Sunday, November 9, 2014

Butter Prices Fall

On November 5, October Class and Component prices were announced.  The Class III price stayed excellent at $23.82/cwt., near record high levels.  Butter and butterfat dropped by 12% from the prior month.  Based on the weekly NASS and CME price trends, butter and butterfat will continue to drop.

The most important commodity for milk pricing is cheese, which fell only slightly to $2.29/lb.

Milk protein increased by 6.8% due to the drop in price for butter.  For an explanation of this relationship, see the August 8, 2010 post to this blog.

The current component prices have shifted to more closely match the long-term trends.  Milk Protein is continuing its trend of increasing value.  Butterfat prices fell and will continue to fall as explained below.  As butter prices continue to fall, and cheese prices remain stable, the value of milk protein will continue to increase.

The drop in butterfat prices and the corresponding increase in milk protein prices have started to return the pie of component values to a more normal split with protein contributing the most.  Pricing for "Other Solids" remains stable, contributing $2.66/cwt. to the Class III price. 

Exports have played a major role in the October changes.  The U.S. is exporting less as the international market gets more competitive and the USD strengthens.  More details on exports are covered below.


Butter stocks remained tight at the end of September, which is the most current data available.  For months, there has been very little butter traded as most all butter inventories are being used to fulfill contract commitments.   What has been available for sale has gone at extremely high prices.

The fall in the price of butter has dropped every week in October.  Butter prices on the CME fell from $3.09/lb. for week of September 25 to $1.95/lb. just four weeks later.  The CME prices reflects the very thinly traded exchanges of butter available at auction.  The NASS butter value is based on a broader survey of butter sales and in times of butter shortages is less volatile.  The chart below shows the weekly NASS and CME butter prices.  The October NASS butter prices used for milk pricing reflect a monthly average of the declining prices which includes the higher prices in early October.  Because of this, November NASS butter values will certainly show more deterioration in prices.

Butter exports fell significantly in September as the U.S. was priced well above the EU and Oceania.  The chart below shows the 2014 spike in U.S. butter prices compared to other exporting regions of the world.  In October, the U.S. prices fell significantly, but will have to fall further to be price competitive in the international market.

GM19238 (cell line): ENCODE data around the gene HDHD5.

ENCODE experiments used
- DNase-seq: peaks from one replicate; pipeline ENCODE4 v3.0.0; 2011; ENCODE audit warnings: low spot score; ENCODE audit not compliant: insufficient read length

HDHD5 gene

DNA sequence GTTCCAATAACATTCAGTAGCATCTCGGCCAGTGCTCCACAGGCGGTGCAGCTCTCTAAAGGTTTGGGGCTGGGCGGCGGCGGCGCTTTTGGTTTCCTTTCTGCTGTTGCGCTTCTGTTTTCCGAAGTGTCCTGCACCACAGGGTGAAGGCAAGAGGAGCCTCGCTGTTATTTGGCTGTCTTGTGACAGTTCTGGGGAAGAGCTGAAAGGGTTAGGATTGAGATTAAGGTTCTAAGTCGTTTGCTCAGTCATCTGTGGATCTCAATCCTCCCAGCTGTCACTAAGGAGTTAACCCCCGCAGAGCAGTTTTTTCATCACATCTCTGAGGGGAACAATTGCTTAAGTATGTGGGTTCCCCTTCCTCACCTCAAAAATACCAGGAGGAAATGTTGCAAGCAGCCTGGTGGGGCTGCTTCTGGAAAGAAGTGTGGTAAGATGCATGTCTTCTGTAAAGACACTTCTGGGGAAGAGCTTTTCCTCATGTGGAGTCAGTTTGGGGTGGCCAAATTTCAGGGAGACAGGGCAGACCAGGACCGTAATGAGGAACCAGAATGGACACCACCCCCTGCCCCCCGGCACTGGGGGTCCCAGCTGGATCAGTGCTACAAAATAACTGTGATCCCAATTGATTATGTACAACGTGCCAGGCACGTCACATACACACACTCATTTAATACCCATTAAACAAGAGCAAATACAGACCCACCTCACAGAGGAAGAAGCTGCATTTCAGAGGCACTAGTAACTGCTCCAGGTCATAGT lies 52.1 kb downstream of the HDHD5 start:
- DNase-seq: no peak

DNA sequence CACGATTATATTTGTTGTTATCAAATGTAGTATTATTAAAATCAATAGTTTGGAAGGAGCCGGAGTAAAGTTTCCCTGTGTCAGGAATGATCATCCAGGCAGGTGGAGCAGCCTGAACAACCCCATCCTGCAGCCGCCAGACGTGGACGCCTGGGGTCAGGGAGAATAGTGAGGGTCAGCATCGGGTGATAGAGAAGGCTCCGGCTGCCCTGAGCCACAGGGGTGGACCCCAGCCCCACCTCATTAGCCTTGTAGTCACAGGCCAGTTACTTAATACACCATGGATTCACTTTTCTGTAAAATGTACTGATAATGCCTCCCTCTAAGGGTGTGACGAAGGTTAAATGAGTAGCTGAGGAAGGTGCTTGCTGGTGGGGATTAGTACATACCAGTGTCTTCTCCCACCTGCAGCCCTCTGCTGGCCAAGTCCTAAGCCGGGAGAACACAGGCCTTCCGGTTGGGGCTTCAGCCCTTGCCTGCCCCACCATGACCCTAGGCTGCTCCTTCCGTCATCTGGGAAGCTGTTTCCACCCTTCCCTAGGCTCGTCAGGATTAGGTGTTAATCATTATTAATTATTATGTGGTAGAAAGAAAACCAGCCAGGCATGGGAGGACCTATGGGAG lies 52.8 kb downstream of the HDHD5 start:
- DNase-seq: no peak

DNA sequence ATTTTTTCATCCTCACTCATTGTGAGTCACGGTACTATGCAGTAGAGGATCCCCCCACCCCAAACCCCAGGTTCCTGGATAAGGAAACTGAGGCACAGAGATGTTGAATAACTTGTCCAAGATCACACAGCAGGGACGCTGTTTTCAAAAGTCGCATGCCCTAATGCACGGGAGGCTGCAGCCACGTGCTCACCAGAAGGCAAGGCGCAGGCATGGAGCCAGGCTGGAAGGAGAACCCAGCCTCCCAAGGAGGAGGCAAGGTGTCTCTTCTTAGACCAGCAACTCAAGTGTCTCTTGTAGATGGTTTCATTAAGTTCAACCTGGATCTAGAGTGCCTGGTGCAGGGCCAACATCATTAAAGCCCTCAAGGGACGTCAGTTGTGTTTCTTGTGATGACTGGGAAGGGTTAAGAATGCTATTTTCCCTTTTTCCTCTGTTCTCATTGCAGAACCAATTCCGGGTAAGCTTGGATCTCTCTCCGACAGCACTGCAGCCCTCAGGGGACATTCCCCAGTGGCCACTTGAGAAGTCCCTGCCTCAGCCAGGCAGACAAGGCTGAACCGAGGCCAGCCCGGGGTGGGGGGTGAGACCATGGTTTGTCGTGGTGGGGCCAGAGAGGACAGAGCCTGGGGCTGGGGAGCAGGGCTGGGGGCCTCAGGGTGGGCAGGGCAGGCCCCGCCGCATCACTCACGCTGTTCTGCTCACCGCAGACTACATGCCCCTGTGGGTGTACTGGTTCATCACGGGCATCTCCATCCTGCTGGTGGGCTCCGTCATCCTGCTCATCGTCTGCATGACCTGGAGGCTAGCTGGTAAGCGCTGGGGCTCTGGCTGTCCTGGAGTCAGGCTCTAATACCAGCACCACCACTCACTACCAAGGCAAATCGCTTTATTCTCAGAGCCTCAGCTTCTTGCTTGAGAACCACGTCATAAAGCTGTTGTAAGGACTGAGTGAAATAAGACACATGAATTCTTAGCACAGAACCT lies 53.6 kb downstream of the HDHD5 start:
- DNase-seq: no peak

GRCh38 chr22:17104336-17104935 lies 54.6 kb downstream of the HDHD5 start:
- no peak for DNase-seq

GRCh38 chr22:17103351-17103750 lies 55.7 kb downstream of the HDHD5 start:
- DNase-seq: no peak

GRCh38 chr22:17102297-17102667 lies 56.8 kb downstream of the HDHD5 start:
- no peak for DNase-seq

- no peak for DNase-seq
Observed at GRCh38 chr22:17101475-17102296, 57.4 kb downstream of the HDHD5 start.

Cheese prices, inventories, exports and production are all staying in good balance.  Cheese prices are tightly linked to the Class III milk price as shown in the chart below.  Class III milk is the largest of the four Classes and also controls the second largest category, Class I.  Therefore, the cheese prices are extremely important to overall milk pricing.   As long as cheese prices are good, Class III milk prices will be good.

 Cheese inventories are in line; not too high, but at reasonable to slightly low levels, which should make for stable operations and pricing.  As long as inventories do not rise, the price for cheese will remain close to where it is now.

Monthly cheese exports through September are all monthly record highs.  However, beginning in April, the increase over prior year has gotten smaller and smaller.  Over 50% of U.S. cheese exports go to Mexico, Japan, and Korea.  The exports to Mexico are long standing and familiar brands are important to the tourist trade.  Japan and Korea are actually closer to New Zealand and sales to these countries could be at least partially in jeopardy.  These exports will be followed in future posts to this blog.

Cheese production has risen to meet domestic and export demand in a controlled manner.  This has helped keep inventories in line.

A concerning element is exchange rates.  As the USD gets stronger, U.S. dairy products become more expensive vs. the global competitors.   On the charts below, the USD is getting stronger against both the Euro and the NZD.  Europe and New Zealand are the two biggest dairy exporters, and both export more than the U.S.  This is where the competition for U.S. dairy exports comes from.   During 2014, the USD has strengthened by nearly 10%.  If the USD gets even stronger, it will force the U.S. exporters to reduce pricing and/or lose volume. 

Where are prices going?

The futures market for Class III milk indicates a weakness in the coming months, with prices falling to the $17/cwt. area.  This will only happen if cheese exports fall and inventories rise.  While this could happen, with aggressive pricing in the international markets, there is also a good chance that exports and cheese pricing will remain healthy.